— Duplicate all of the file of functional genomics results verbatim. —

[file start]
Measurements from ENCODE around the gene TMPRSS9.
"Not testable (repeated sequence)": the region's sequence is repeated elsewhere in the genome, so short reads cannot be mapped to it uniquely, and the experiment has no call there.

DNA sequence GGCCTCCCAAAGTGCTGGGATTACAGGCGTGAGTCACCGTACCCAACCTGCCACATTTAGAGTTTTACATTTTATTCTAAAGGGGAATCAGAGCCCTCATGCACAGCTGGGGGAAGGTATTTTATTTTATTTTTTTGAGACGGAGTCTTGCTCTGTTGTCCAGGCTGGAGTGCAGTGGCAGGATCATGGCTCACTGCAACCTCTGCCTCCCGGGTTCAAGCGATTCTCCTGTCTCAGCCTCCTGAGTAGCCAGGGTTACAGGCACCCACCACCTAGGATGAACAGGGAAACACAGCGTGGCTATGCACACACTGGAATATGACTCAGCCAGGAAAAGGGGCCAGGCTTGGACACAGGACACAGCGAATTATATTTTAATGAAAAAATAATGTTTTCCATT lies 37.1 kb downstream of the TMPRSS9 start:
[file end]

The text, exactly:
Measurements from ENCODE around the gene TMPRSS9.
"Not testable (repeated sequence)": the region's sequence is repeated elsewhere in the genome, so short reads cannot be mapped to it uniquely, and the experiment has no call there.

DNA sequence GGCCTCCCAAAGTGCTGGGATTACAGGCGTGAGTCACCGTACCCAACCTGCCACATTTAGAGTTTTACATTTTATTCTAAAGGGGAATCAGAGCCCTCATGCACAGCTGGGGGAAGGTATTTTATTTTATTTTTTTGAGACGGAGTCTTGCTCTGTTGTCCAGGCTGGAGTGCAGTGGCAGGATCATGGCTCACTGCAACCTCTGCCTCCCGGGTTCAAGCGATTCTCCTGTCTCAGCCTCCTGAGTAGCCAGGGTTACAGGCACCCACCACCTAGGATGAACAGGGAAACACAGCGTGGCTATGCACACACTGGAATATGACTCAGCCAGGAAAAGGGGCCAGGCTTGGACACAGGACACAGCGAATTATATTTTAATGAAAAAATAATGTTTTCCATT lies 37.1 kb downstream of the TMPRSS9 start: